Author Topic: Sensations in head on and off-meditation  (Read 2622 times)


  • Member
  • Write something about yourself here
    • Vipassana
Sensations in head on and off-meditation
« on: January 29, 2014, 09:38:37 PM »
Dear friends,

I have this experience and since I am practicing quite isolated and have no one to share them with, I thought maybe it's worthwhile to share them here.

I am practicing Vipassana, have been on two courses and currently practice twice an hour daily. During retreats I had experiences of gross solidified and sometimes irritating sensations throughout the body, these tended to come in waves and would vanish part by part if I remained equanimous.

Off retreats in my daily practice, I feel some gross solidified sensations too, but merely in the region of my head. They tend to manifest on my face and entire skull and have the characteristics of worm-like structures moving around, sometimes made of water, sometimes made of ice.

As I try to always be aware of the sensations of the body when not meditating, I experience these solidified sensations in and on my head almost during the whole day. I try to be as equanimous as possible and mostly do not react to them. At times these sensations become more gross and solidified and this results in me feeling not in tune with myself, I become less clear-minded and feel like my brain is freezing and I can't access some parts of it. For instance, sometimes I can't come up with words that I want to say. Another funny things is that often when I scan through and past these sensations, my head or my body tends to move or jerk in the direction I am scanning.

These experiences are occuring for a month or three now.

If someone here has had these experiences or has knowledge of these experiences I would very much love to hear from you.




  • The Irreverent Buddhist
  • Member
  • Meditation: It's a D.I.Y. project.
    • Buddhism is a practical psychology and philosophy, not a religion.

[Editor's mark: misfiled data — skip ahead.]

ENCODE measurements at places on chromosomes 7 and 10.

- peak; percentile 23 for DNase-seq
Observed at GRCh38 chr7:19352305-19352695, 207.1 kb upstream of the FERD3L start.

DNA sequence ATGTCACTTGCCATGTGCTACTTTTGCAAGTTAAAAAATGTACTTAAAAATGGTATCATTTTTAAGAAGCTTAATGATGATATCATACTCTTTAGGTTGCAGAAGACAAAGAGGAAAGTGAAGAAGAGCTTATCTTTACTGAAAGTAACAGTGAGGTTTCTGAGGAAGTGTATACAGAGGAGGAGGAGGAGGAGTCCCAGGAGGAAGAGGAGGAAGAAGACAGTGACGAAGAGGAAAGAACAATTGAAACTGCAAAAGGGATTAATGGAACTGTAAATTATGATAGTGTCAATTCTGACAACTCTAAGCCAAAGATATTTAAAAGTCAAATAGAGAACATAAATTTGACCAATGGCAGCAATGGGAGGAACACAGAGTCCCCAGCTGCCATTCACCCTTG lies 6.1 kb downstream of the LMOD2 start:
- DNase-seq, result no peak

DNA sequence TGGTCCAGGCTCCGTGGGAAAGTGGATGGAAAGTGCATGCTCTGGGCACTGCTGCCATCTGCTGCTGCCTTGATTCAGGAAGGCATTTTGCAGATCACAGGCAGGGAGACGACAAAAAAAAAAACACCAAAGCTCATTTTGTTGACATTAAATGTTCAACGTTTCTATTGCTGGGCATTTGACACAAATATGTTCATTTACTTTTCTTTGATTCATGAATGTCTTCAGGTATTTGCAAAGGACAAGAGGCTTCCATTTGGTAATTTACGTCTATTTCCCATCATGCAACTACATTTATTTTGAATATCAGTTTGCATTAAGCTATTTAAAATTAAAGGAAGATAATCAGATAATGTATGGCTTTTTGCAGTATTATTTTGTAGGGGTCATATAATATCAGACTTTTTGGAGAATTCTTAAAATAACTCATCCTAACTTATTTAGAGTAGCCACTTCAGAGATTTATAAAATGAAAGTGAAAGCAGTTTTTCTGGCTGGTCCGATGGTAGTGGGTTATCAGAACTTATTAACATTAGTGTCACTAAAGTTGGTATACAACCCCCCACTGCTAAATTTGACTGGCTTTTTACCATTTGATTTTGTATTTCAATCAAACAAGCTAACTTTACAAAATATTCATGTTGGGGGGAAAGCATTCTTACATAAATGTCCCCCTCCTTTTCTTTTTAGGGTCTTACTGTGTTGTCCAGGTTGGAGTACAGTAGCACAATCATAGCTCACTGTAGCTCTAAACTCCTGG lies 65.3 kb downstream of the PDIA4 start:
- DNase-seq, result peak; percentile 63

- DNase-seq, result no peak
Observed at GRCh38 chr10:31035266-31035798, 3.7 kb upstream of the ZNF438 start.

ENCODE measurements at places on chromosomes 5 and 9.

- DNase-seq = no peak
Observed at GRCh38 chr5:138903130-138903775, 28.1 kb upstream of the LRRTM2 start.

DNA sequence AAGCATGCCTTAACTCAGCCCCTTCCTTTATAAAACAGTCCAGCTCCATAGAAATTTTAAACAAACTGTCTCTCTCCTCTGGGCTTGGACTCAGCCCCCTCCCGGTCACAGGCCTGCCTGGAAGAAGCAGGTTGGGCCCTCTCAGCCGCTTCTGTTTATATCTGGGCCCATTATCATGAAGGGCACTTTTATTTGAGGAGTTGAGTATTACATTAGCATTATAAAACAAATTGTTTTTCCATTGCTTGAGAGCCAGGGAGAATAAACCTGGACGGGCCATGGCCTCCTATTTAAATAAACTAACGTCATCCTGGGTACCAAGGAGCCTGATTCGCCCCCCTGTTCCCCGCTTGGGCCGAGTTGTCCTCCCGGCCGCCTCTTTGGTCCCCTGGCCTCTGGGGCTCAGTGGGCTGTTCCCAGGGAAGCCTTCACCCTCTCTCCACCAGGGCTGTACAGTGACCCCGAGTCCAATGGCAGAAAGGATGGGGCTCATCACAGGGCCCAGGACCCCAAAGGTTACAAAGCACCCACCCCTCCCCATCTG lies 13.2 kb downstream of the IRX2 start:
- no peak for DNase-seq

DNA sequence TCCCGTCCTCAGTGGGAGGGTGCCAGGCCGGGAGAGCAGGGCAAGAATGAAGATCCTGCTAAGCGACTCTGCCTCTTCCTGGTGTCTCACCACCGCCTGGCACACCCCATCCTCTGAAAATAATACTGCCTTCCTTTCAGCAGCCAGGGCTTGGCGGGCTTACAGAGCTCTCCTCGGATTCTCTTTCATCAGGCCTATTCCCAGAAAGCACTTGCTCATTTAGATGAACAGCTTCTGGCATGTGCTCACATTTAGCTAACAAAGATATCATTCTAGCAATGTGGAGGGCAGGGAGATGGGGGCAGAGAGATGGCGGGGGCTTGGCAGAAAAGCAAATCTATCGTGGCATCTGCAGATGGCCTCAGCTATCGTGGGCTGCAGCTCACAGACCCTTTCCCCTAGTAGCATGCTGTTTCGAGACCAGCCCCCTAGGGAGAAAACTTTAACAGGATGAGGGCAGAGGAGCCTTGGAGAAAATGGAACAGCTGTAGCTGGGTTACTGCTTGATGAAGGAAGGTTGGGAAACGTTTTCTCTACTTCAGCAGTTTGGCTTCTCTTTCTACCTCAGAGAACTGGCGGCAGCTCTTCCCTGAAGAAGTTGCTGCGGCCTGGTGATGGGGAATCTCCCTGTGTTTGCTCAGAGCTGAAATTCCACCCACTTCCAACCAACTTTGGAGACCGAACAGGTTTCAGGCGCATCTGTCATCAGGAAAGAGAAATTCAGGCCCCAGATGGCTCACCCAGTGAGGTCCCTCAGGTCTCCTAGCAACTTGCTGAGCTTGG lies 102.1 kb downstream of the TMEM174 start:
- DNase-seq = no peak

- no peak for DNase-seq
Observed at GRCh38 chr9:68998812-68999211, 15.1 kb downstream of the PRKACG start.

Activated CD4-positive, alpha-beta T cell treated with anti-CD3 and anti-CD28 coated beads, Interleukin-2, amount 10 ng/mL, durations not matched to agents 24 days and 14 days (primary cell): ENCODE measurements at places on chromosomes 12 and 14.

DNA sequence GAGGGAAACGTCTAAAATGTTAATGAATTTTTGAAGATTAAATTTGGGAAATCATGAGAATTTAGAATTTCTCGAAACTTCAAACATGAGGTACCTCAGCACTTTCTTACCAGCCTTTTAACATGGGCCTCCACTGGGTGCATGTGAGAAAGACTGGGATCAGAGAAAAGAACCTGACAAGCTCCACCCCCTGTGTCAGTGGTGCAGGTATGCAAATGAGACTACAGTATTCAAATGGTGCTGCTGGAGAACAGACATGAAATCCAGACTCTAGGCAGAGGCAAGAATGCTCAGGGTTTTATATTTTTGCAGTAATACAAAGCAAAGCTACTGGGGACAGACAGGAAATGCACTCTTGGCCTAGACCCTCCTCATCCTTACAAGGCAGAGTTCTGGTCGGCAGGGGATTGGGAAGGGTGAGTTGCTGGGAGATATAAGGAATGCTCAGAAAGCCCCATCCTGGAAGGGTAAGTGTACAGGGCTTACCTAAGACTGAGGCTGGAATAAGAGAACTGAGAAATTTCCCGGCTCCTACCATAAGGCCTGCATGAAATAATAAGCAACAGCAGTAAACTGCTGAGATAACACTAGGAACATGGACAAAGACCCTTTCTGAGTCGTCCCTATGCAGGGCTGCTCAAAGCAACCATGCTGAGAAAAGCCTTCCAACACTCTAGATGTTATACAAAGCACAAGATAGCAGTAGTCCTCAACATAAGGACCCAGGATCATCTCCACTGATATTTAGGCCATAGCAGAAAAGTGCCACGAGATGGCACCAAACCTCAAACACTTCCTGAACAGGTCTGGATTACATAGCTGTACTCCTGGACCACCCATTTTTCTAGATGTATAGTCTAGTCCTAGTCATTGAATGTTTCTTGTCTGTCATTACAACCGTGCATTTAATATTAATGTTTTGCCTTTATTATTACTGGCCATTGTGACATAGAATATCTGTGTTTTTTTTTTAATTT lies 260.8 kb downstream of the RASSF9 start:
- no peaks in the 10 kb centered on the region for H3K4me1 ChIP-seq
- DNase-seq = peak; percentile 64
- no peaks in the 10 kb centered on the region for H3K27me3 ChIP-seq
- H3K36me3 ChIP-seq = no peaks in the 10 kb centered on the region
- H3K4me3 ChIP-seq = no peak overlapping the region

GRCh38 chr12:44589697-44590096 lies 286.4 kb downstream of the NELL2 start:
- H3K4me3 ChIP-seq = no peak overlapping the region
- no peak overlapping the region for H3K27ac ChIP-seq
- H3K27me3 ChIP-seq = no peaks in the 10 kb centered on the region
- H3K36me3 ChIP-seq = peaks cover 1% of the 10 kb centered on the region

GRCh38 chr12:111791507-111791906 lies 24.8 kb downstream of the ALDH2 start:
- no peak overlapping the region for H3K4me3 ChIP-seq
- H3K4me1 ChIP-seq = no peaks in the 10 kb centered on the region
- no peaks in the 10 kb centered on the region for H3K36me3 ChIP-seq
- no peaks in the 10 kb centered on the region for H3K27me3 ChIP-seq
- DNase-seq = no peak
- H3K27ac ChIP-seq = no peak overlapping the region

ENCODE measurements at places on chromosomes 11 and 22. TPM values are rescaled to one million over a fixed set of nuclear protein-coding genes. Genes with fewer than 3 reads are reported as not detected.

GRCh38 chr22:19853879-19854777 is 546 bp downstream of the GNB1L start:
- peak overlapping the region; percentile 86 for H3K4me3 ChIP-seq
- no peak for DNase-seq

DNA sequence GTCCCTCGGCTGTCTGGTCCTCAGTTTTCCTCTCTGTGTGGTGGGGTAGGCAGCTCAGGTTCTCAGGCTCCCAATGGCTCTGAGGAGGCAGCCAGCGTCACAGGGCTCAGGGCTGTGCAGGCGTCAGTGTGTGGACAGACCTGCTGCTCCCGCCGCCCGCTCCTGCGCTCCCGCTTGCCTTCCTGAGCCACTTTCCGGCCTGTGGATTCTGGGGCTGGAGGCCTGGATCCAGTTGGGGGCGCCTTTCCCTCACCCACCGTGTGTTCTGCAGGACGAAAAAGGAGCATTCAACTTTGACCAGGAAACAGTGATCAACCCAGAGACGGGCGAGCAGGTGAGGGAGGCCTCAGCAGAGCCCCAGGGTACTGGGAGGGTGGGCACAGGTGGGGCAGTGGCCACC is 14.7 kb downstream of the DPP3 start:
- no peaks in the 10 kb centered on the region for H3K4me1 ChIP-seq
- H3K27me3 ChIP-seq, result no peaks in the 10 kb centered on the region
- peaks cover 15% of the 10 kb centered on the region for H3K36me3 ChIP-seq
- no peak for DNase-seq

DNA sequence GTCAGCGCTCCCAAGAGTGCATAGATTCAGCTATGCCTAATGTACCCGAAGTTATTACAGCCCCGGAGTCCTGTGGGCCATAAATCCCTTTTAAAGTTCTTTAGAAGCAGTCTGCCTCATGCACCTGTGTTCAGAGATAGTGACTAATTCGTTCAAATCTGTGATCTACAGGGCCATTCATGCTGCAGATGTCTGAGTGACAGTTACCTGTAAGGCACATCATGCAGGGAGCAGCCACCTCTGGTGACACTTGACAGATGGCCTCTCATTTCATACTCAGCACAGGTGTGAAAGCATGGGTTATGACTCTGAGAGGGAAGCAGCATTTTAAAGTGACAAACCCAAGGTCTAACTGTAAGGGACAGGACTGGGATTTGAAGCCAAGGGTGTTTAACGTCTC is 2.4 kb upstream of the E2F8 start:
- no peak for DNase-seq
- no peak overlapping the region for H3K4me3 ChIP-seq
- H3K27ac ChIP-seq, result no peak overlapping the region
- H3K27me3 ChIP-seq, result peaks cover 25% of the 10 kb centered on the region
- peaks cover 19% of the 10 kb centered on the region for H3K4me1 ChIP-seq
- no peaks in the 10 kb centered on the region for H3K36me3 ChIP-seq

• If you cling to view, you must know this limits your potential.
Re: Sensations in head on and off-meditation
« Reply #1 on: February 01, 2014, 02:43:40 PM »

This post may help you understand the arising of this phenomena:,638.msg4992.html#msg4992

Wherever your focus, though particularly at the nostrils, my answer will be the same and the same as advice I have often repeated. I think you may be trying too hard to concentrate without having first established a calm base of Shamatha meditation practice. Meditation begins as relaxing into your bodymind and reconnecting body and mind through total awareness of breath.

Awareness occurs throughout the body and mind through the distributed nervous system, though is of course centred in the brain - as the final organ of cognition of all perceptions.

There is a particular issue with Anapana at the nose. By focussing one's attention on the nose one is primarily using the 5th Cranial nerve, the Trigeminal nerve, as the  conduit of sensation to the brain. This means that most of the meditative activity is taking place entirely in your head because the Trigeminal nerve directly enters the brain stem and does not pass through the spinal cord.

The Buddha did not teach to focus breathing on the nose. For westerners who are often "head heavy" in their general way of living - and to some extent disembodied because of our cultural preference and conditioning towards rationality - this can be a particular and significant problem.



~oOo~     Tat Tvam Asi     ~oOo~    How will you make the world a better place today?     ~oOo~    Fabricate Nothing     ~oOo~


Related Topics

  Subject / Started by Replies Last post
3 Replies
Last post September 20, 2008, 08:53:21 PM
by Stefan
15 Replies
Last post March 17, 2011, 10:26:47 AM
by thelastrich
6 Replies
Last post June 30, 2012, 12:42:01 PM
by siddharthgode
4 Replies
Last post February 18, 2014, 02:20:02 AM
by Peakay
7 Replies
Last post September 10, 2015, 10:25:47 AM
by Goofaholix
1 Replies
Last post November 30, 2015, 07:42:35 AM
by Vivek
8 Replies
Last post April 27, 2017, 08:31:21 AM
by Kisen